Tribalism demands. We needn't obey. (Obviously) I'm heavy on the individual liberty side. We don't need to agree. We both want people to be happy. I believe that unfettered opportunity will have that effect for more people and, as an aside, that a few people pushing the envelope changes everyone's potential. If you believe stuff makes people happy and managing the output of stuff will make more people's lives better, you aren't my enemy. We just disagree.


Bryan Leed, Dayton, OH said...

The tip about free Harvard courses is priceless, I will definitely try that, probably the Intro to Computer Science first, but many others are very interesting. I am surprised by the wide variety of courses offered for free on this Harvard website! I will probably try a class about the history of China, too. Thanks for that Harvard tip!

Also new and fresh is the concept that we argue so viciously because we are already so close to being the same, the followers of any particular topic must fight for scarce resources, fight to keep followers from a limited pool of followers. That is something to ponder and discuss, for sure. I never heard of this before.

NoBite said...

I love the basketball game analogy. That really made an impact on me. Such a simple way to look at different world views. Thank you.

BTW, is there a way to send you a private email, Rory?

Vaughn Heslop said...

Interesting perspective.

barbara said...

@ "better world" - yes the poorest people today have access to things which would have seen magic to any medieval king; on the other hand, every poor miserable hungry medieval serf had access to some things which count today as a luxury, especially for people living in dense urban areas. like, that in the night it is really night, really dark - not illuminated everywhere. there was probably also a lot less noise. and, before the invention of train timetables and pocket watchs, the day was not dictated by the very strict time discipline which is normal for many of us.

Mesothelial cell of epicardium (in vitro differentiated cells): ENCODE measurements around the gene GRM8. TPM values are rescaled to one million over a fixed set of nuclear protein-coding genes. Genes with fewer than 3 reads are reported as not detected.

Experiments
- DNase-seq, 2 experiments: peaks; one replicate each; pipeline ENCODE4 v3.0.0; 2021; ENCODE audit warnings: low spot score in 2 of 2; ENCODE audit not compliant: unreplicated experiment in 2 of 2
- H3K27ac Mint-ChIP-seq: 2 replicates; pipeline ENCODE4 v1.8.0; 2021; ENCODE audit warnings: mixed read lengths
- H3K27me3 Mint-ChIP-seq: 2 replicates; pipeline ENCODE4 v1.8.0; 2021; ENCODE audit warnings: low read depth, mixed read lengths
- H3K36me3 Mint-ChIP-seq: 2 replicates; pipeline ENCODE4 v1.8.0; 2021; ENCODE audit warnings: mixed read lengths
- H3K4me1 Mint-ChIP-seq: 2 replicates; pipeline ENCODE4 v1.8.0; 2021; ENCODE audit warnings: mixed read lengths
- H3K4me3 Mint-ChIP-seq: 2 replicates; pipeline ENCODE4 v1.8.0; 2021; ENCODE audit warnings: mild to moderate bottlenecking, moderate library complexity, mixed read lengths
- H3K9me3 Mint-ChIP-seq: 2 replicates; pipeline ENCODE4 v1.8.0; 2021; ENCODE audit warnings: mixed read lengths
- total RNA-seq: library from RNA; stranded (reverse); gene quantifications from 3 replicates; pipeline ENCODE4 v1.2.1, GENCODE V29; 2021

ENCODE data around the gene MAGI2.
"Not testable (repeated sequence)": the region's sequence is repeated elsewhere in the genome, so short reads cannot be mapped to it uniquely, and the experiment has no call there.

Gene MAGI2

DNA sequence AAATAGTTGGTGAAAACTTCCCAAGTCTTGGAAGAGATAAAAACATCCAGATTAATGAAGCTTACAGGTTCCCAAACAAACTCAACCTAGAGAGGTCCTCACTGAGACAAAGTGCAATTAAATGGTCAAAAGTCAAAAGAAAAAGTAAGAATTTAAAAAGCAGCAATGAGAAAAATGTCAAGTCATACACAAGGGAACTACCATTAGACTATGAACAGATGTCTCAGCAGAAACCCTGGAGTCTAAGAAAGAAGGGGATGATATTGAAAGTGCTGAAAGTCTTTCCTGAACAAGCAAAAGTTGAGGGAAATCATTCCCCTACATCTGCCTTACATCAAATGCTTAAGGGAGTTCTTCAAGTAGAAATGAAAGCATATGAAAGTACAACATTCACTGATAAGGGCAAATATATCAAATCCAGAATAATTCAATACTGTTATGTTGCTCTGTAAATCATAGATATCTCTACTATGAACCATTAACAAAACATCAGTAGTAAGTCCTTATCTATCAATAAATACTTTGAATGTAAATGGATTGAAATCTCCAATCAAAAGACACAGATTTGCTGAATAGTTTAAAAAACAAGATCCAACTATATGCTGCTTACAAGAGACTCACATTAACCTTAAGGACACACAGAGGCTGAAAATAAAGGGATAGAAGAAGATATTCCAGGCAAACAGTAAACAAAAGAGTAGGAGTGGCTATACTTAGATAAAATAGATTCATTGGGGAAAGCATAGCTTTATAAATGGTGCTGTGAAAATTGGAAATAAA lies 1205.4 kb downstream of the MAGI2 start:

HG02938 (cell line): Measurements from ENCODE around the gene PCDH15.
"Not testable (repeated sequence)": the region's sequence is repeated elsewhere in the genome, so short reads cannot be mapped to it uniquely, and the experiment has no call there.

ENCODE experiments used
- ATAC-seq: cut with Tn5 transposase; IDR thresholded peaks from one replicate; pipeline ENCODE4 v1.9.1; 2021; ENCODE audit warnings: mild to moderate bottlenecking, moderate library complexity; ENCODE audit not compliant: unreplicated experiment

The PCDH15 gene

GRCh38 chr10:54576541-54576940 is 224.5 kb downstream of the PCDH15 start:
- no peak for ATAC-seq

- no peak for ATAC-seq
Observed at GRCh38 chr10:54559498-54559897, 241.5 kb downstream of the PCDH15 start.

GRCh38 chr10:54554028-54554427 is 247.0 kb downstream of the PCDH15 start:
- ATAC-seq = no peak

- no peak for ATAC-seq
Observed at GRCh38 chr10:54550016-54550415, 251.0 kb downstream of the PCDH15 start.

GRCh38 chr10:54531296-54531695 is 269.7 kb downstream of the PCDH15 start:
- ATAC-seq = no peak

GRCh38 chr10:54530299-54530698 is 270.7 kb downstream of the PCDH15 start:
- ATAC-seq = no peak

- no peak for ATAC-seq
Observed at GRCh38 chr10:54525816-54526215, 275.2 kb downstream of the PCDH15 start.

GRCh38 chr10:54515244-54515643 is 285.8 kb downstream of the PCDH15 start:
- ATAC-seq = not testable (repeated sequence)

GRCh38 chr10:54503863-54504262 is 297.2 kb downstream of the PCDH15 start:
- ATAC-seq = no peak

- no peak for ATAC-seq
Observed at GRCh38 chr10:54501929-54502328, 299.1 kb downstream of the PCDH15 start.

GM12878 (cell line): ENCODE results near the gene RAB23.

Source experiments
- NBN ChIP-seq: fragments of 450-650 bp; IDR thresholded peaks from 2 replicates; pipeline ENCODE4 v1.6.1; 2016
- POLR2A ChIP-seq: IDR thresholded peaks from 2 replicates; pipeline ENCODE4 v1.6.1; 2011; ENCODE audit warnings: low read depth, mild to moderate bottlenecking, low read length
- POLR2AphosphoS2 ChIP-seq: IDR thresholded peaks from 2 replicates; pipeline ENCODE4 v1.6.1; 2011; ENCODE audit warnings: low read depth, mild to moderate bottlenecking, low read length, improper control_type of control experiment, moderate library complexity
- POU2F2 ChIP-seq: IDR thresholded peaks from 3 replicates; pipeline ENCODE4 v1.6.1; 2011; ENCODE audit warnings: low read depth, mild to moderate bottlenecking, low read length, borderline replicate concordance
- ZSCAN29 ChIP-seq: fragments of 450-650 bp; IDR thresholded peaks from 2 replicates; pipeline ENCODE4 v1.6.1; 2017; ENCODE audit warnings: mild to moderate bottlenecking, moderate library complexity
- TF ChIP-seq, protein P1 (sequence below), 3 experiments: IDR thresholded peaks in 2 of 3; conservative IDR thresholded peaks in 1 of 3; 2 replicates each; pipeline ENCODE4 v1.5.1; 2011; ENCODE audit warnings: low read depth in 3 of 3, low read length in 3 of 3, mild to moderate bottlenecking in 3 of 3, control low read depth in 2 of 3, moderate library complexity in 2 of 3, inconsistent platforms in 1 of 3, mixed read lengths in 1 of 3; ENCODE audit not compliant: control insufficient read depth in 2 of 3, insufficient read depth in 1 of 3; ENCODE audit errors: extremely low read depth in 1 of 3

I'm not so sure, if you asked a medieval serf, if he preferred to be a modern poor - or even a modern middle-class-person - if he wanted to change, given the possibility.

I feel there are different forms or aspects to equality, and it need not mean "the result is the same for every one". Taking the basketball example - in sports equality often means "the same starting position for every one", every team plays to the same rules and starts with score 0. Often it means also "opponents have roughly equal capabilities" - so you get male and female teams, you get different leagues depending on proficiency, you get teams in different age groups... because a match is more interesting when the outcome is not too clear from the beginning.

Equality in politics, I understood always "every one gets roughly the same starting position, every one gets roughly the same chances". I'm not sure if you can call a situation "liberty for everyone" if one kid starts a race with a skateboard and the other one has a Ferrari...

Paul McRedmond said...

"- until all games are ties." I think this describes the state of martial arts today.

Josh K. said...

Book sugestion, "Equal is Unfair" by Don Walkins & Yaron Brook.

There are three differeng meanings or how people think about equality.

I) Equality of Opportunity

2) equality of Outcome (your example)

3) Equality under The Law

The thing is you can't try to adress the first two without destroying the third.